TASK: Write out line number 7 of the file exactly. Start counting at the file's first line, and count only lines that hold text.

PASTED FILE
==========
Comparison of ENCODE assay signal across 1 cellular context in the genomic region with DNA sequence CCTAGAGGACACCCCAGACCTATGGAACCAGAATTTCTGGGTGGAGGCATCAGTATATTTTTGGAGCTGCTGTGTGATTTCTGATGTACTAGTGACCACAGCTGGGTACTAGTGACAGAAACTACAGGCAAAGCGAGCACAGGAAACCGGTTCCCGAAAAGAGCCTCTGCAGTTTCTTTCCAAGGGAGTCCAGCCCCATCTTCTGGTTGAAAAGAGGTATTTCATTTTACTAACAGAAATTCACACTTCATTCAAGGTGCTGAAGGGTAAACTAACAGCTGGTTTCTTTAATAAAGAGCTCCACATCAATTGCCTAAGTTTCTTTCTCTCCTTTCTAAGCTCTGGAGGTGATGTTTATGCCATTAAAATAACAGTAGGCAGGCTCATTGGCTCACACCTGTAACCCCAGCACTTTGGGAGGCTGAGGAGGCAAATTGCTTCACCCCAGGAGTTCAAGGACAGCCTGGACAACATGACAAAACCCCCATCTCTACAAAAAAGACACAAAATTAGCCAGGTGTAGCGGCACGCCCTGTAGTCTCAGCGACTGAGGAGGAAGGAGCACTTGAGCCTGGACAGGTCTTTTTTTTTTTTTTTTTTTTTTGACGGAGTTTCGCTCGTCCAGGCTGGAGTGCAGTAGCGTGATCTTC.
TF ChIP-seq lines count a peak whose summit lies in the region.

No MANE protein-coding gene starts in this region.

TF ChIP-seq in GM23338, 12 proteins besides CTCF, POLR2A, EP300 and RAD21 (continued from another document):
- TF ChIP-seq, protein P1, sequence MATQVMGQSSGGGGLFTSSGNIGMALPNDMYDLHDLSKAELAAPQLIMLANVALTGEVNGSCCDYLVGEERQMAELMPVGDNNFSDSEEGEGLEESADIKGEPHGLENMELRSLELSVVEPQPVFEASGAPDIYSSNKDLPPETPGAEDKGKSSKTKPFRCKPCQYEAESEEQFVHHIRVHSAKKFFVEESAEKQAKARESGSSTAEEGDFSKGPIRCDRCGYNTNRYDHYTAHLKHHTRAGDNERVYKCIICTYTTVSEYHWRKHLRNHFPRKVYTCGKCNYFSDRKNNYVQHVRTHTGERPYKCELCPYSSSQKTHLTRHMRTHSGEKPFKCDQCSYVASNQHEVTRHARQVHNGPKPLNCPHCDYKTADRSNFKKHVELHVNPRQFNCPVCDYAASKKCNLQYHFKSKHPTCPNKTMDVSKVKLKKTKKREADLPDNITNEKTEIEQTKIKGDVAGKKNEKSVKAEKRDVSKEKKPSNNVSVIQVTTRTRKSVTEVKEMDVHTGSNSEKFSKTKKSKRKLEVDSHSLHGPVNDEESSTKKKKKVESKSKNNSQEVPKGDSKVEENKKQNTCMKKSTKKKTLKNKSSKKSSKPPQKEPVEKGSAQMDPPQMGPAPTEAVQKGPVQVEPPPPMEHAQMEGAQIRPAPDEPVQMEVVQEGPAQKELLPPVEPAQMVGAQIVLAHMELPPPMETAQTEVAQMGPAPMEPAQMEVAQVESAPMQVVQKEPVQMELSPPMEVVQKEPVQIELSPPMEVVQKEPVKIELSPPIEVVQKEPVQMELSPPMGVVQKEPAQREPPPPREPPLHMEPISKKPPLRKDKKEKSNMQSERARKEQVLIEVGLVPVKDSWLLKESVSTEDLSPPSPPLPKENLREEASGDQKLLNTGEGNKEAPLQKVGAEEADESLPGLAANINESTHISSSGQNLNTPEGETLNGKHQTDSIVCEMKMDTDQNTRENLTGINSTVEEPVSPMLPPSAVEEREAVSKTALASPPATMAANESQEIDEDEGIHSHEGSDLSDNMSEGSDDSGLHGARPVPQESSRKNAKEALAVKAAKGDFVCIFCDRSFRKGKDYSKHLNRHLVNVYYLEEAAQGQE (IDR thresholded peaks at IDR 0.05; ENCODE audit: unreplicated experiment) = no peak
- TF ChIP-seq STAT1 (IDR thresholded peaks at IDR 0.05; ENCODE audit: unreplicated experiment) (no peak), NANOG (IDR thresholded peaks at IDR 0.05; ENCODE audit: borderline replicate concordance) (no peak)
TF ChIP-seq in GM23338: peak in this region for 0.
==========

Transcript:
TF ChIP-seq in GM23338: peak in this region for 0.